Some Notes on Isaiah as historiographer

Koot van Wyk

I do not agree with Franz Delitzsche’s Higher Critical descriptions of the historiography of the Old Testament but I do agree with his observation and sensing that there is a link between 1 Kings’ “prophetic history” style and that of Isaiah who also used a “prophetic history” style plus of course pure prophetic style (Delitzsch Isaiah Vol. 1, 1886: 5). In my research, Isaiah actually evolved from professor of history, that is the royal court historiographer, to prophetic history (compiling the Book of Kings [contra Delitzsch who claim that Ezra did]) to pure passages and chapters on prophecy. Ezra was a preserver of what was already written by Isaiah and not a compiler and editor of past histories of Israel. It was not in the protocol of Israelite historiography to invent or adjust tradition but to treasure it and preserve it. He could not add or delete ad hoc anything. He was just a scribe and not a prophet from the Lord. Moses was a prophet and Ezra could not add or delete. Isaiah was a prophet and the same. He was not and could only carefully serve as Xerox to the canon. That is the role of Ezra.

There are idioms in Isaiah that are also found in the exact form in the Book of Kings. Of course, Isaiah could not have written all of 2 Kings since some data are after his time. But, someone wrote and continued in the same style as Isaiah to complete the work. Such “template compositions” were known in history whereby a second hand wrote similar to a previous hand.

Before Isaiah was called to the function of prophet he served as professor in History at the Royal court of the King of Uzziah and wrote a history of the acts of Uzziah. When he was called to the function of prophet, he “retired” from that active historiography and spent time in the archives to write a “prophetic history” of the Book of Kings until his death. Chronicles is very annalistic, says Franz Delitzsch (op. cit. supra). Even if it is annalistic, it is still “prophetic history” and Isaiah’s hand as first main Editor can be seen in it.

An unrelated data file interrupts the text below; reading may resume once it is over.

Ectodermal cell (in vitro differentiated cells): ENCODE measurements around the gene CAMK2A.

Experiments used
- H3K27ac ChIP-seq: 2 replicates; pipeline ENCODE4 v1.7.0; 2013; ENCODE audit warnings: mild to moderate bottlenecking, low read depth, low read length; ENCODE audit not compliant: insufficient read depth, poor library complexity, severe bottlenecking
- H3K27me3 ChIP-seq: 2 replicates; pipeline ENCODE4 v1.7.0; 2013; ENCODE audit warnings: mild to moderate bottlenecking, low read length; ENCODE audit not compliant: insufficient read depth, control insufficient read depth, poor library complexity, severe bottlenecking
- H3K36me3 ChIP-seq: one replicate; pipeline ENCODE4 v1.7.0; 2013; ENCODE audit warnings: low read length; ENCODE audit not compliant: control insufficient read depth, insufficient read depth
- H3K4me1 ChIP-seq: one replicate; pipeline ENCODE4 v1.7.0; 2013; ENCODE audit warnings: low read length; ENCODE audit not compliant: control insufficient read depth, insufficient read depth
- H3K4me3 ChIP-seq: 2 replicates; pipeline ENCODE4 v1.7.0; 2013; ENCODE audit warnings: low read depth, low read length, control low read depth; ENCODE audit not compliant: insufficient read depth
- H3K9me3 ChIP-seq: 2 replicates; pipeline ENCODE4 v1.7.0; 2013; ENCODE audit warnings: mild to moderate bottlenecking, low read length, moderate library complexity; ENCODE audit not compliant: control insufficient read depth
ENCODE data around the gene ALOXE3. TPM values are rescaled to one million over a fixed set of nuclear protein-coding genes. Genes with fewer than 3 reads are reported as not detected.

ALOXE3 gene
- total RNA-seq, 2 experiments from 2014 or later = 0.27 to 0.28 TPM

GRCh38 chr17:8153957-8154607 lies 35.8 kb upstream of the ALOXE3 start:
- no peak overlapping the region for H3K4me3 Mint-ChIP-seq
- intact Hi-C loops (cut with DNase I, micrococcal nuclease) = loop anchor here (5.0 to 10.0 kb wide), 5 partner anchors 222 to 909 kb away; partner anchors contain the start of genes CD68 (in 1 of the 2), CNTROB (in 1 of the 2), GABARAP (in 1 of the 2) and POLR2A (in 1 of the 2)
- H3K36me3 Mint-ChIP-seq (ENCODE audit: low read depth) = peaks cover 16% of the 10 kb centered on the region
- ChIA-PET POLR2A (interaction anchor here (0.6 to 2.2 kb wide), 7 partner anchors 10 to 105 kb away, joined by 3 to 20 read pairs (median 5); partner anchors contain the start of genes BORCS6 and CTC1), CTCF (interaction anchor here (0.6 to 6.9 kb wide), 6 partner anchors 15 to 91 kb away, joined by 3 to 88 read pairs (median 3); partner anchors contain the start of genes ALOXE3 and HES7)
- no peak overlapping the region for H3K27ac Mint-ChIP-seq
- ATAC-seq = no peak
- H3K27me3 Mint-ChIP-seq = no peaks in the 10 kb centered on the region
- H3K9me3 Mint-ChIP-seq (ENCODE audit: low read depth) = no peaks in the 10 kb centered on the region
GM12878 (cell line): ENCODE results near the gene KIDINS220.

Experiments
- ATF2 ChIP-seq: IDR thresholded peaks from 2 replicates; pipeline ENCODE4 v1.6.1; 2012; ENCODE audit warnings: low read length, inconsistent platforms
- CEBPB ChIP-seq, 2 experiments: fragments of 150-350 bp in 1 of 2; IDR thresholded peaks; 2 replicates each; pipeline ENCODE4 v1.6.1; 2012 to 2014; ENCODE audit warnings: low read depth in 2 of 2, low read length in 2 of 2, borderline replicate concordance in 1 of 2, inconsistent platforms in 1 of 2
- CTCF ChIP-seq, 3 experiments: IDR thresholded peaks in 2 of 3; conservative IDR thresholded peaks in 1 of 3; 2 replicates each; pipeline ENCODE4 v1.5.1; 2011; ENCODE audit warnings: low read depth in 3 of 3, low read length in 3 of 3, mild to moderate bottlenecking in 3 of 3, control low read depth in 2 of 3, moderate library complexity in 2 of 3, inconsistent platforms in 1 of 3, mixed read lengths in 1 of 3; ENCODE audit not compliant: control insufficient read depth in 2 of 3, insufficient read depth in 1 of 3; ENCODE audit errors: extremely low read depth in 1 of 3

He also described and recorded his prophecies and the Book of Isaiah has annalistic history as in Chapter 36-38, prophetic history and pure prophecies.

The scholar S. R. Driver in his 1893 commentary on Isaiah page 2 also mention the two other books that Isaiah wrote and which is lost now as 2 Chronicles 26:22 and 2 Chronicles 32:32 indicate. Personally, I cannot see how Isaiah could have had access to the archives of the Kings of Israel in the Royal palace or compound, unless he was well-trained as a scribe and had enough nobility to go in and out for the writings he did. Writing a history of the acts of Uzziah, would make me opt for the position of a senior teacher in history at the Royal court, teaching the kings’ children and in charge of an ongoing protocol of historiography of the Kings of Israel. An archivist if you please. The minute detail that he had access to indicated that Isaiah was well-read and well-updated all the times.

Scholars’ inability to find synchronization with the Assyrian cuneiform sources and Isaiah lies not with the miscalculated data of Isaiah but with misinterpreted data Isaiah by modern science and the refusal to see Sennacherib coming twice to Jerusalem instead of only one time.

The internal evidence of Isaiah do not support only one campaign of Sennacherib to Israel, because one was peaceful with tributes paid and one was warlike with suffering of losses.

The classical Third Campaign of Sennacherib cuneiform material is the one in 701 BCE and not 702 BCE as Stefan Timm misconstrued by canceling some cuneiform texts as “faulty calculations”. Again a case of modern misinterpretation of the ancient sources. They had two systems of calculation, not only one. The Babylonian one did not recognize Sargon II’s first year when he usurped the throne. The Assyrian one did include that year as well. Thus, what is 11th year in Assyrian sources will be 9th year in Babylonian sources. That is not an error. Scholars overlooked this very important aspect in their dealing with the cuneiform sources.